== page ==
Digital videos and photos are made up of millions of tiny pixels, or picture elements. Resolution is expressed as the number of horizontal and vertical pixels, such as 1,920 x 1,080. The higher the numbers, the greater the detail.
You’ll find the video resolution of a camcorder expressed by their vertical pixel counts, such as 1080p and 1080i (1,920 x 1,080) and 720p (1,280 x 720). Both of these HD resolutions have crisper detail than the old standard-definition video format, which is 480 pixels in height.
The “p” and “i” letters in video resolution figures describes how an image is redrawn on a screen for playback. Camcorders that use a progressive-scan video format (1080p and 720p) will record and play back full frames of video with every screen refresh. Interlaced 1080i models record and play back frames of video twice as often as 1080p or 720p camcorders, but they only display half of a video frame at a time.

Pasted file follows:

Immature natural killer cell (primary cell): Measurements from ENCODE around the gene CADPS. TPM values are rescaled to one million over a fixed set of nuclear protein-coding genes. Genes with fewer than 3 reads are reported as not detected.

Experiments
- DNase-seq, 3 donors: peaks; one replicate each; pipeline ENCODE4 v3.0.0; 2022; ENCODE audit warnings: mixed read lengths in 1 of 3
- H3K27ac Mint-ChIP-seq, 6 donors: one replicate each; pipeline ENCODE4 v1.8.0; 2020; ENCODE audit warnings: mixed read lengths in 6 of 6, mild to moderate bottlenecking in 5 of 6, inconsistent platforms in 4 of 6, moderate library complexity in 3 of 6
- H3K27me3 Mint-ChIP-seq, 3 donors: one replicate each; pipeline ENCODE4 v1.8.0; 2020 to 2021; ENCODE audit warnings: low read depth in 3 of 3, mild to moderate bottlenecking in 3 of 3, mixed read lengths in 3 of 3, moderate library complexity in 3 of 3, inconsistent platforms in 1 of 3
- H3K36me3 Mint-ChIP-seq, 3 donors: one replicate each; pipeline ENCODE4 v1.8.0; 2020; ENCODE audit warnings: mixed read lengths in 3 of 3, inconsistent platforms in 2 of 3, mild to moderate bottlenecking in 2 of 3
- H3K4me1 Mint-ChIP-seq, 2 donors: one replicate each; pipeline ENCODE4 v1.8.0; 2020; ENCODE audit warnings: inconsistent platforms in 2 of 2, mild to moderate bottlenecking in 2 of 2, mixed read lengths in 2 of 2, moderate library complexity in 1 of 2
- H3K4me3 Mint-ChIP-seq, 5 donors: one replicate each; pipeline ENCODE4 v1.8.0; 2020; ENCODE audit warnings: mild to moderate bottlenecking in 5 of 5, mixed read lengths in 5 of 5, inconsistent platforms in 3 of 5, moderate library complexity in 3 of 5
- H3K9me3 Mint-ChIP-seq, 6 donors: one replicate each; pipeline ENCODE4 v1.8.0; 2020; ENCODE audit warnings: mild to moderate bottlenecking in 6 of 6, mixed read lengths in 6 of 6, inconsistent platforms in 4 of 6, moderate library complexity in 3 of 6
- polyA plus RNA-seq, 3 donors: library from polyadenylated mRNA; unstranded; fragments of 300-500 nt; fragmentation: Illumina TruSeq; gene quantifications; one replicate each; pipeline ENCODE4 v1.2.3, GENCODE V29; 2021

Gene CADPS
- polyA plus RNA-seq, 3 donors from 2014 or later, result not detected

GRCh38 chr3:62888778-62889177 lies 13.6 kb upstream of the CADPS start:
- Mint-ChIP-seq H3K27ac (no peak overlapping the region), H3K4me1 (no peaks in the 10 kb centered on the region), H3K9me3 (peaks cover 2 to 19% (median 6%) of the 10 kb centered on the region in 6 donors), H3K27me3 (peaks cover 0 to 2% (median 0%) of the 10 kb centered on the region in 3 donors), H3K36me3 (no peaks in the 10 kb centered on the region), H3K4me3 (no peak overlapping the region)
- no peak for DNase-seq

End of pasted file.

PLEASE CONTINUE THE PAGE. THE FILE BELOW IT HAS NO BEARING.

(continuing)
The resolution of a digital camera can be determined based on its megapixel rating, which indicates the total number of pixels each model can devote to a photo. For example, a 16MP camera’s image sensor may capture pictures of up to 4,624 x 3,464 resolution, or roughly 16 million pixels.
Compared to HD video, digital photos can deliver a much greater resolution. (A frame of 1080p video is the equivalent of 2MP.) Cameras that can snap highresolution photos allow you to enlarge and/or crop images without losing sharpness of detail and ending up with a blurry or pixelated shot.